Human beings are warm-blooded creatures. Yes, you heard that correctly.
So what does being warm-blooded mean?
It means that we can generate our own heat from our bodies, even when it’s cold outside. It’s not only cold that we can fight against, but also a myriad of other weather conditions: extreme heat, rain, snow and so on. Warm-blooded creatures don’t need to worry too much about the outside temperature and instead maintain their own temperature. As you can guess, cold-blooded beings are exactly the opposite in this regard.
In other words, temperature plays an important role in our survival… that much should be obvious. Among all of our body parts, feet are perhaps the most crucial when it comes to temperature regulation of the entire body.
How is that possible?
Thermoregulation: Producing Heat Within
Humans (or warm-blooded beings) have thermoregulation on their side. This is a process through which a human body is able to maintain its core temperature, irrespective of the temperature outside. The state when one of these creatures achieves a normal internal temperature is called homeostasis. Therefore, thermoregulation procedures and mechanisms ensure that the body attains homeostasis.
Thermoregulation is achieved mainly by burning energy, but there is a variety of physiological functions that also play a part in this process, such as sweating, shivering and overall skin blood flow, which contributes to the maintenance of core body temperature.
Heart and Blood Flow
The heart has a major role to play in maintaining body temperature. Blood flows from the heart to various organs through the arteries to all your cells and returns through your veins.
When outside temperature is high (hot), blood flows more freely, as blood vessels open up to allow more blood through them; on the other hand, when it is cold outside, vessels constrict a slightly, thus reducing the volume of blood flowing through them.
Now, many think that the head is the part of the body that receives and thus expels most of the heat from the body. However, that is not entirely true. It turns out that our feet are actually the best when it comes to getting rid of excess heat in the body.
Feet control Body temperature
Not only are our feet there to help us perform all kinds of activities, but since they are at a body’s extremities, feet help in releasing a lot of excess heat from the body.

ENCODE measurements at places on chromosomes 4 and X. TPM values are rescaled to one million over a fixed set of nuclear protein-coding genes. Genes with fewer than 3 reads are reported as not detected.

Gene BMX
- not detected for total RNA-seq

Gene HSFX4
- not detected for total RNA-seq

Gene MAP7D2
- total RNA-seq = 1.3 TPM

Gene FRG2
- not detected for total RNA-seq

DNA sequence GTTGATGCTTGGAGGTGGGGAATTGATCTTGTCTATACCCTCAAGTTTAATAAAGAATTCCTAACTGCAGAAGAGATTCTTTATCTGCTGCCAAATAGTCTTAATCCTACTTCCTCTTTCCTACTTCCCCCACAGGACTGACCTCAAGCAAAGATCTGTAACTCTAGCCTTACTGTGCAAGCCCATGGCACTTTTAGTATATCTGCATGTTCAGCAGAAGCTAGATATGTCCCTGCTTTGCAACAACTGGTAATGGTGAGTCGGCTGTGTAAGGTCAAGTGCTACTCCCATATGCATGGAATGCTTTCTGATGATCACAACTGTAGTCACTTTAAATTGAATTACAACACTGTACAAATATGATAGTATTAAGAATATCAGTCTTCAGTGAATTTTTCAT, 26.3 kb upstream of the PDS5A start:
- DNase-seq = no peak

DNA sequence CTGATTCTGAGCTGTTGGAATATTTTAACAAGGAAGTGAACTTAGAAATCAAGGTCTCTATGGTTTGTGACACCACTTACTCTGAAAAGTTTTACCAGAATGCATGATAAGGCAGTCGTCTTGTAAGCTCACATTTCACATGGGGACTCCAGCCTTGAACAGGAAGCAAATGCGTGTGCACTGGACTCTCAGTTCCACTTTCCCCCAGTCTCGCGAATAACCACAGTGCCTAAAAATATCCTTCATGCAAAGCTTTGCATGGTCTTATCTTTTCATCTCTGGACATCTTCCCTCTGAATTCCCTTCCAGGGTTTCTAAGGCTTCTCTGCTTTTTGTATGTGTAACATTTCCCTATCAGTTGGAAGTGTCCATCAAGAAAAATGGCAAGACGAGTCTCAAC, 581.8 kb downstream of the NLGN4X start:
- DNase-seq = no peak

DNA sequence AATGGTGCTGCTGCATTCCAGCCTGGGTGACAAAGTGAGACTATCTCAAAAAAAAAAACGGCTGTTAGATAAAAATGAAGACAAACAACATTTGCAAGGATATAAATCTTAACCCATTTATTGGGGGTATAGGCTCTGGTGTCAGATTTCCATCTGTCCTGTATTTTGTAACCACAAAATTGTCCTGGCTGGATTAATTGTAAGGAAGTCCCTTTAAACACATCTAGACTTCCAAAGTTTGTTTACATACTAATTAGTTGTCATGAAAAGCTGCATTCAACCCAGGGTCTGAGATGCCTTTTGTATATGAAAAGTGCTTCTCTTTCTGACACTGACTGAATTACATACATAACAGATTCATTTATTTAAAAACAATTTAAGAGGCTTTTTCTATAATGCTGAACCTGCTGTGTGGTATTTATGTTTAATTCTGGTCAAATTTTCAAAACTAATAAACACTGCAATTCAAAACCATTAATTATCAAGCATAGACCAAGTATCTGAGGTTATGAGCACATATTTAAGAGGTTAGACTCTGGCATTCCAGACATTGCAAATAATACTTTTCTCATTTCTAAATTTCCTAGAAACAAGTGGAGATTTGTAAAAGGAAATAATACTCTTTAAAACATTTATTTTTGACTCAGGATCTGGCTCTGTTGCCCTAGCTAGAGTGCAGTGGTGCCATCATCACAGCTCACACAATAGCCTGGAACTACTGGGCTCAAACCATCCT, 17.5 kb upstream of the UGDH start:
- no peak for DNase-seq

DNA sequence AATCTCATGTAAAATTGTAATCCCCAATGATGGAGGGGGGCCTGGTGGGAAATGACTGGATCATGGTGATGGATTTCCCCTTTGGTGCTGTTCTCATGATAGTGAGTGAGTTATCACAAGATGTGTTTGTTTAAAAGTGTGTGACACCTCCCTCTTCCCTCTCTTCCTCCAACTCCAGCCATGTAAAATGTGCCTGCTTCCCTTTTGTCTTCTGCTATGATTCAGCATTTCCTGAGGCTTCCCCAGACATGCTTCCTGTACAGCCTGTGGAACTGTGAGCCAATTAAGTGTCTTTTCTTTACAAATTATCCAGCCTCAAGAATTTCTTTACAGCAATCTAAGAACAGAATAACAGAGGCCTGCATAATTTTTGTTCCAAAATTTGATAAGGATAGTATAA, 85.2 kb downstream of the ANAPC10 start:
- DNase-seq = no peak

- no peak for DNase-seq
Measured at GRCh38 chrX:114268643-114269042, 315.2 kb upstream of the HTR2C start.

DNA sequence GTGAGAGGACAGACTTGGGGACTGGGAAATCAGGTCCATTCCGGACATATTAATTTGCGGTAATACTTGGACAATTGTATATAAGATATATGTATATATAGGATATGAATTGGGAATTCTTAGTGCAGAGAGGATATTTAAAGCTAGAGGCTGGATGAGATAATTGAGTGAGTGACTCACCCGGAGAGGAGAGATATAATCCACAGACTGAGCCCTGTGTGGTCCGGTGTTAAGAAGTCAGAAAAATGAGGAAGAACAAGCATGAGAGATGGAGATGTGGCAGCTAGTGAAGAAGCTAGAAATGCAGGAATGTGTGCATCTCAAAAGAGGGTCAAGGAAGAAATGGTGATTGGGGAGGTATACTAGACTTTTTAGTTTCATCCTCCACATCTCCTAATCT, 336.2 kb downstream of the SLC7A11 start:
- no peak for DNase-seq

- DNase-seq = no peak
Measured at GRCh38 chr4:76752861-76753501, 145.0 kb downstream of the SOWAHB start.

Firstly, they have a large surface area and specialized blood vessels, which means that they can be opened up to a large volume, thereby allowing more blood to flow. Consequently, they can help in releasing heat more quickly from the body. When the temperature is normal, the blood vessels return to their normal size.
Since feet are at our extremities and don’t have much muscle, it means that they can cool down more easily than other body parts. Also, feet are (usually) devoid of hair, so the heat exchange can occur faster.
If you are biologically curious about this, let me tell you that feet also contain things called arteriovenous anastomoses, which link arteries and veins before they meet in blood capillaries. When it’s hot, these anastomoses dilate and allow more blood to flow through blood vessels.
Funny Behavior of Our Feet
Have you ever noticed that your feet (and sometimes a large portion of your legs) come out from below the covers when you’re deep in sleep?
This is because when you are asleep, your body produces a lot of heat. The heat is exaggerated due to the covers above you. In order to maintain an optimal temperature and prevent your body from overheating, your tiny little soldiers sneak out of the covers and provide you with some unconscious relaxation. Have you ever thanked them for that? In fact, it has been repeatedly seen that people sleep more soundly when their feet are protruding from the covers.
Therefore, be thankful to your feet. In fact, be thankful to every part of your body, as each part is functioning for you at all times, even when you’re busy enjoying those beautiful dreams.
- Thermoregulation In Humans – Wikipedia
- Circulatory Anastomosis – Wikipedia
- Homeostasis – Wikipedia
- University of Wollongong Australia
- Healthy Sleep
- Medical Daily